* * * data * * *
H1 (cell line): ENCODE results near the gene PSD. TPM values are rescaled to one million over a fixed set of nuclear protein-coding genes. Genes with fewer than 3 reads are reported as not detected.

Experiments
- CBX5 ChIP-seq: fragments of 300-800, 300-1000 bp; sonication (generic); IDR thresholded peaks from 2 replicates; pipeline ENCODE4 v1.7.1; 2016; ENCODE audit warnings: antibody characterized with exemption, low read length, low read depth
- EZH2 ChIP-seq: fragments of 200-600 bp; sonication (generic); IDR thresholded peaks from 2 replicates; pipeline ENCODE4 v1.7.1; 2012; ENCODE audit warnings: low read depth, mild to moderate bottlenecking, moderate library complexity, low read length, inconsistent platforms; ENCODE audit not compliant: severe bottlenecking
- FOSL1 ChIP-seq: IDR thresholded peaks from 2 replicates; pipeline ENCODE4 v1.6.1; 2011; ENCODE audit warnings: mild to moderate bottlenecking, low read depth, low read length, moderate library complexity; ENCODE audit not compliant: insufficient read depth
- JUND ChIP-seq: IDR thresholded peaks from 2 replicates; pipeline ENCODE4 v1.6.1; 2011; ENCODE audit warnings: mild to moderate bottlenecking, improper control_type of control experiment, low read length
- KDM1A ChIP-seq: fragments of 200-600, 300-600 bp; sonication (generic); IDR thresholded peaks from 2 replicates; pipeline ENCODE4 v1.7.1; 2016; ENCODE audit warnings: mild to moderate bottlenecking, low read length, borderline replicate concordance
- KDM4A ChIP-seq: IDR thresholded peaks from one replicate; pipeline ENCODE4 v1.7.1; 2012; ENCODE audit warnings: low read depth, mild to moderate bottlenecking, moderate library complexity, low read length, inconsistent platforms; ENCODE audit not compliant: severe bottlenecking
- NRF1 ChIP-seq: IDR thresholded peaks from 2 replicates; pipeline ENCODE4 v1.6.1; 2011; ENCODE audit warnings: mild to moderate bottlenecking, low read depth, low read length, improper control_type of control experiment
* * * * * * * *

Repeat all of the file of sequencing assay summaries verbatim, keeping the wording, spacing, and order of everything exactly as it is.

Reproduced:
H1 (cell line): ENCODE results near the gene PSD. TPM values are rescaled to one million over a fixed set of nuclear protein-coding genes. Genes with fewer than 3 reads are reported as not detected.

Experiments
- CBX5 ChIP-seq: fragments of 300-800, 300-1000 bp; sonication (generic); IDR thresholded peaks from 2 replicates; pipeline ENCODE4 v1.7.1; 2016; ENCODE audit warnings: antibody characterized with exemption, low read length, low read depth
- EZH2 ChIP-seq: fragments of 200-600 bp; sonication (generic); IDR thresholded peaks from 2 replicates; pipeline ENCODE4 v1.7.1; 2012; ENCODE audit warnings: low read depth, mild to moderate bottlenecking, moderate library complexity, low read length, inconsistent platforms; ENCODE audit not compliant: severe bottlenecking
- FOSL1 ChIP-seq: IDR thresholded peaks from 2 replicates; pipeline ENCODE4 v1.6.1; 2011; ENCODE audit warnings: mild to moderate bottlenecking, low read depth, low read length, moderate library complexity; ENCODE audit not compliant: insufficient read depth
- JUND ChIP-seq: IDR thresholded peaks from 2 replicates; pipeline ENCODE4 v1.6.1; 2011; ENCODE audit warnings: mild to moderate bottlenecking, improper control_type of control experiment, low read length
- KDM1A ChIP-seq: fragments of 200-600, 300-600 bp; sonication (generic); IDR thresholded peaks from 2 replicates; pipeline ENCODE4 v1.7.1; 2016; ENCODE audit warnings: mild to moderate bottlenecking, low read length, borderline replicate concordance
- KDM4A ChIP-seq: IDR thresholded peaks from one replicate; pipeline ENCODE4 v1.7.1; 2012; ENCODE audit warnings: low read depth, mild to moderate bottlenecking, moderate library complexity, low read length, inconsistent platforms; ENCODE audit not compliant: severe bottlenecking
- NRF1 ChIP-seq: IDR thresholded peaks from 2 replicates; pipeline ENCODE4 v1.6.1; 2011; ENCODE audit warnings: mild to moderate bottlenecking, low read depth, low read length, improper control_type of control experiment